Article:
This year, President Obama twice made eloquent calls for a sense of common citizenship. "You and I, as citizens, have the power to set this country's course," he argued in his Inaugural Address on January 21. In the State of the Union Obama again struck the same chord. "It remains the task of us all, as citizens of these United States, to be the authors of the next great chapter in our American story."
Events like the IRS targeting of conservative groups dramatize how far we have to go to reinvent citizenship. We need a long-term process of revitalizing a civic culture in government if civil servants are to work collaboratively with lay citizens in "authoring the next chapter" of America.
Some argue that IRS and State Department actions evidence moral lapses. Thus, in his New York Times column, David Brooks warns about what happens "when government workers lose touch with the human context of their job." Brooks argues that there is a "values problem in the federal government."
We discovered a deeper problem, described in detail in Building America: The Democratic Promise of Public Work, which I co-authored with Nan Kari. When I coordinated the "New Citizenship" project with the White House Domestic Policy Council from 1993-1995, analyzing the gap between citizens and government, we heard many versions of the sense of growing distance described by Jerome Delli Priscoli, senior policy analyst for the Institute for Water Resources in the Army Corps of Engineers. As he put it, "We've lost the 'civil' in civil service."
Paul Light, a leading analyst of government practices, described the developments in more detail. "In the 50s an administrative view, descending from scientific management, completely took hold. Civil servants lost their flexibility. In government, the notion was that narrow spans of control are the only way to organize human endeavor."
Government employees, in Light's view, were once motivated by an ethos of public service which stressed their civic identities. But this ethos largely disappeared, replaced by a focus on specialization and service to citizens conceived as customers. Such a focus makes government the center of the action and the public the object of action.
"Departments and agencies have plenty of advocates for doing things for citizens and to citizens," Light argued. "But there are today almost no voices for seeing government workers as citizens themselves, working with other citizens." Thus, he added, "citizens are viewed in partial terms - as clients and customers, taxpayers and voters - but too rarely as whole actors, capable of judgment and problem solving."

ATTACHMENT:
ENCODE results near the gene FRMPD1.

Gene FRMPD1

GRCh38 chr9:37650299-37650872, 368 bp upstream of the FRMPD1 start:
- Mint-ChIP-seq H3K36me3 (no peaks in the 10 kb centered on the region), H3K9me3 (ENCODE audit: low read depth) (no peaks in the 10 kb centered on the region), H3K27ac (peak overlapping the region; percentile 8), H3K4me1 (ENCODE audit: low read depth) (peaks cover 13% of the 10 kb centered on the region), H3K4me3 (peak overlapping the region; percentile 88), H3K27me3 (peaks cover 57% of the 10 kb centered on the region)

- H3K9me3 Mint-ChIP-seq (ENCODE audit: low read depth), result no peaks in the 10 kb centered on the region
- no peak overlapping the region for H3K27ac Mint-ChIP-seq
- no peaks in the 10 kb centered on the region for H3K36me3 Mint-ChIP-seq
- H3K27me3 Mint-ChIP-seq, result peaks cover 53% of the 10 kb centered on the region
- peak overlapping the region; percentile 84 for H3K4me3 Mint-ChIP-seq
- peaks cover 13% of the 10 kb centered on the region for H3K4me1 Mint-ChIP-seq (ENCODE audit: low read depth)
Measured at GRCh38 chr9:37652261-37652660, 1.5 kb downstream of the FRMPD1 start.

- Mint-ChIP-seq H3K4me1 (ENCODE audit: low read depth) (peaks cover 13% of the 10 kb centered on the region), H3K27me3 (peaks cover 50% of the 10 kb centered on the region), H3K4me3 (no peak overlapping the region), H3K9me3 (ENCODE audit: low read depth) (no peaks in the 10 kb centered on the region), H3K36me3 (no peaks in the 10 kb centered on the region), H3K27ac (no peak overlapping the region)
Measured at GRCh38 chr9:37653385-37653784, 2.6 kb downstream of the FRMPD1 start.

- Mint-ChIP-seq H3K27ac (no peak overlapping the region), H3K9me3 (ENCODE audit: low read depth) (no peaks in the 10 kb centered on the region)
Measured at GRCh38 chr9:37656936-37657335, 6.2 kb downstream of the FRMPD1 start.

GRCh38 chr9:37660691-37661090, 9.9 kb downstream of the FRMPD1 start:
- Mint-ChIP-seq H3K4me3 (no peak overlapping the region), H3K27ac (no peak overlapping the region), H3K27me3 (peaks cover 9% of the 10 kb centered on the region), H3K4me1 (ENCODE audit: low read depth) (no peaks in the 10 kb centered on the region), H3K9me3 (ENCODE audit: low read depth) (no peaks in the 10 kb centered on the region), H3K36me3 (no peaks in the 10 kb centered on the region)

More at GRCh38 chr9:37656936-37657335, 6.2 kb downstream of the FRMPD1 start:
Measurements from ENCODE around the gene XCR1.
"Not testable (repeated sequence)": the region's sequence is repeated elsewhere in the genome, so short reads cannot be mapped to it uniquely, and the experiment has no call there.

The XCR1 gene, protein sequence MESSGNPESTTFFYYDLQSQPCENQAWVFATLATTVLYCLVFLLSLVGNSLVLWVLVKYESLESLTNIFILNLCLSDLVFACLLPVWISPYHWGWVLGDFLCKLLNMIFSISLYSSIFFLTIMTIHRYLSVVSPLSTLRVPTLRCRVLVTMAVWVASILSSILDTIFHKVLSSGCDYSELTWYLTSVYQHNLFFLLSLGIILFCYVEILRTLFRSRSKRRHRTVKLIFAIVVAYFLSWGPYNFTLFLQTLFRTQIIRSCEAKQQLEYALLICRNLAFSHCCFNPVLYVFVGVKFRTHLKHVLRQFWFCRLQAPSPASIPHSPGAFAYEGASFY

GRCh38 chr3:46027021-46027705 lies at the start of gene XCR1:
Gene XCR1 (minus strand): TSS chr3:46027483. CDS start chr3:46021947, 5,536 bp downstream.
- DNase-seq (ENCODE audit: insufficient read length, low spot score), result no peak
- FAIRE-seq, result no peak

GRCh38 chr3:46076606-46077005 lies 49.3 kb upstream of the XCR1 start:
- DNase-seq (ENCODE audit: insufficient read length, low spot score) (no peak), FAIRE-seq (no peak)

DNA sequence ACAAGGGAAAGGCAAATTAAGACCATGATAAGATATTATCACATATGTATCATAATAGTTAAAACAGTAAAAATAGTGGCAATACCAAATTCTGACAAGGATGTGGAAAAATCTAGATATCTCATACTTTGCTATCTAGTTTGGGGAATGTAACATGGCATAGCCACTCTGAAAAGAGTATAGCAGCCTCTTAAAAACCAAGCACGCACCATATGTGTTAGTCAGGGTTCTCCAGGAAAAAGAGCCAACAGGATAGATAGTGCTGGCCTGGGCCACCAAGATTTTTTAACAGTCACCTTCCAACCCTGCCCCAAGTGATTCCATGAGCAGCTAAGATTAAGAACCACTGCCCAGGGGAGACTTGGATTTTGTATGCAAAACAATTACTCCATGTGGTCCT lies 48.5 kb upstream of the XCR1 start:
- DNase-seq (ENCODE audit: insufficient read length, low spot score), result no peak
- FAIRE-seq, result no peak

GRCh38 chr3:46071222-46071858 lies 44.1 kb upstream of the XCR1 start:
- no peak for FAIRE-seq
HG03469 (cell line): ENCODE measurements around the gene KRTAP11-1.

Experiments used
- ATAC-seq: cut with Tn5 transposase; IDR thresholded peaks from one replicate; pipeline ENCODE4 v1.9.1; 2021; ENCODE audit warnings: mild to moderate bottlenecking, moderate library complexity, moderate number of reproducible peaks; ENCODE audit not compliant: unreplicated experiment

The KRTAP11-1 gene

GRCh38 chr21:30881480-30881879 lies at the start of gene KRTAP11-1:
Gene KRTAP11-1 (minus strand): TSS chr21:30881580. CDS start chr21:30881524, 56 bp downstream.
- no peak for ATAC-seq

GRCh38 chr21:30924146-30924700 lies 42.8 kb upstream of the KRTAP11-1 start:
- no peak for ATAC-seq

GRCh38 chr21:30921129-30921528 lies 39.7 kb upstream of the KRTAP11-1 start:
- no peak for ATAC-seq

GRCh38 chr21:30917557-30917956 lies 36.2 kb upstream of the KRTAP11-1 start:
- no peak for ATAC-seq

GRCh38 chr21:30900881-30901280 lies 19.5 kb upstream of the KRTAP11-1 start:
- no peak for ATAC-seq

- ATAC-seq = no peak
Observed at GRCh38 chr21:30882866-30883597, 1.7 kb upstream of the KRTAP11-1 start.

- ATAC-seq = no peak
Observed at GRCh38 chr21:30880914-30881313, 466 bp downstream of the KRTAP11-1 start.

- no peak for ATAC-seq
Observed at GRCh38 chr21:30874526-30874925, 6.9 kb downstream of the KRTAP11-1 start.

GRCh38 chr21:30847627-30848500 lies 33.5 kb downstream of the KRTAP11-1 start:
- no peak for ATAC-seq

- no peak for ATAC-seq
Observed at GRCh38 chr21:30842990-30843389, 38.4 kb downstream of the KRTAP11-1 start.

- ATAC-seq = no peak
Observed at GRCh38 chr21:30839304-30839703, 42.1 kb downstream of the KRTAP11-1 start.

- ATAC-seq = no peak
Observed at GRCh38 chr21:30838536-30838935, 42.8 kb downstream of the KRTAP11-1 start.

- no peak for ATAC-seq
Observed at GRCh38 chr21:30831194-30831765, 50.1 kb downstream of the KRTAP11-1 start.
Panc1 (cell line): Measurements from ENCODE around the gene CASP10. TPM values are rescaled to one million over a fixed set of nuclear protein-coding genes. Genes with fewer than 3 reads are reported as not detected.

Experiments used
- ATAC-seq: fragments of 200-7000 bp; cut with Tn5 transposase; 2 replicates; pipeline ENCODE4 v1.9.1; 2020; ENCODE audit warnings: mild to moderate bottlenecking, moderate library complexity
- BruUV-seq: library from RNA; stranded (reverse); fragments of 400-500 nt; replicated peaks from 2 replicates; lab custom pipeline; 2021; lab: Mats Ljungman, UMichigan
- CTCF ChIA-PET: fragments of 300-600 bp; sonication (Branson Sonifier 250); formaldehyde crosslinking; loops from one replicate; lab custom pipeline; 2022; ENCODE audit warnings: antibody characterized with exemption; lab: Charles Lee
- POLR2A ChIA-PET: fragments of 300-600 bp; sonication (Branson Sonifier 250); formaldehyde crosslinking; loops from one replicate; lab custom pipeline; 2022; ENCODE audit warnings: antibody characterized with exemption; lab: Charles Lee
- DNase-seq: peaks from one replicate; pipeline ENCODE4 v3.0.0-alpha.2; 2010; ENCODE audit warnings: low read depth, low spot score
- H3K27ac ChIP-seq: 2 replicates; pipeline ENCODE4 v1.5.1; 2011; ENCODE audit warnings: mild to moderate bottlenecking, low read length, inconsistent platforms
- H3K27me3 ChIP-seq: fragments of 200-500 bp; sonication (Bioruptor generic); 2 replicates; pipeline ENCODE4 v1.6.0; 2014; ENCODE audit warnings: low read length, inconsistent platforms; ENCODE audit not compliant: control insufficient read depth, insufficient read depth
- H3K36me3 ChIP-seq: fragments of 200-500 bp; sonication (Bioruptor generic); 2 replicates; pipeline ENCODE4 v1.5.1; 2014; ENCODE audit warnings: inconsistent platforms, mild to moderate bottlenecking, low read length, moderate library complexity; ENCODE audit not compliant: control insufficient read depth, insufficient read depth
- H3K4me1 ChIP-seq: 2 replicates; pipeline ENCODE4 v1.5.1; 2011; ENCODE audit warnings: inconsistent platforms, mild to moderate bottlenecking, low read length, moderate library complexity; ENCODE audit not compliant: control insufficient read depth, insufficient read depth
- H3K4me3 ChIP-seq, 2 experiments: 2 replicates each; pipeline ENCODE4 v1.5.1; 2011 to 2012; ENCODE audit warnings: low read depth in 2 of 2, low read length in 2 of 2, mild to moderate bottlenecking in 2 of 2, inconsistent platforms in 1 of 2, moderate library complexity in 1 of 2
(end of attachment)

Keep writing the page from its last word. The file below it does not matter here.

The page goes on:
This loss of the ability to see citizens as "whole actors" has spread widely, in a dynamic which South African intellectual Xolela Mangcu calls technocratic creep. As early as the 1920s, for instance, YMCAs began to trade in their identity as a movement of citizens served by civic-minded "secretaries" for a new identity -- institutions comprised of huge buildings and scientifically trained exercise professionals who provide "programs" for paying members.
Schools, colleges, businesses, congregations, as well as government agencies followed suit. What were once anchoring institutions through which people developed a sense of agency in the world have turned into service providers for customers and clients.
In a recent study for the Kettering Foundation, Richard Harwood and John Creighton found that even leaders of nonprofits with strong community-serving missions, such as strengthening local schools and helping vulnerable children, feel enormous pressure to turn inward, evaluate success by using narrow definitions of service delivery, and avoid real partnerships with lay citizens in their work. Kettering program officer Derek Barker terms this dynamic the "colonization of civil society."
The lesson: It will take civic change in many settings -- not simply in government -- to reinvent citizenship.
Harry C. Boyte is Director of the Center for Democracy and Citizenship at Augsburg College and a Senior Fellow at the University of Minnesota's Humphrey School of Public Affairs.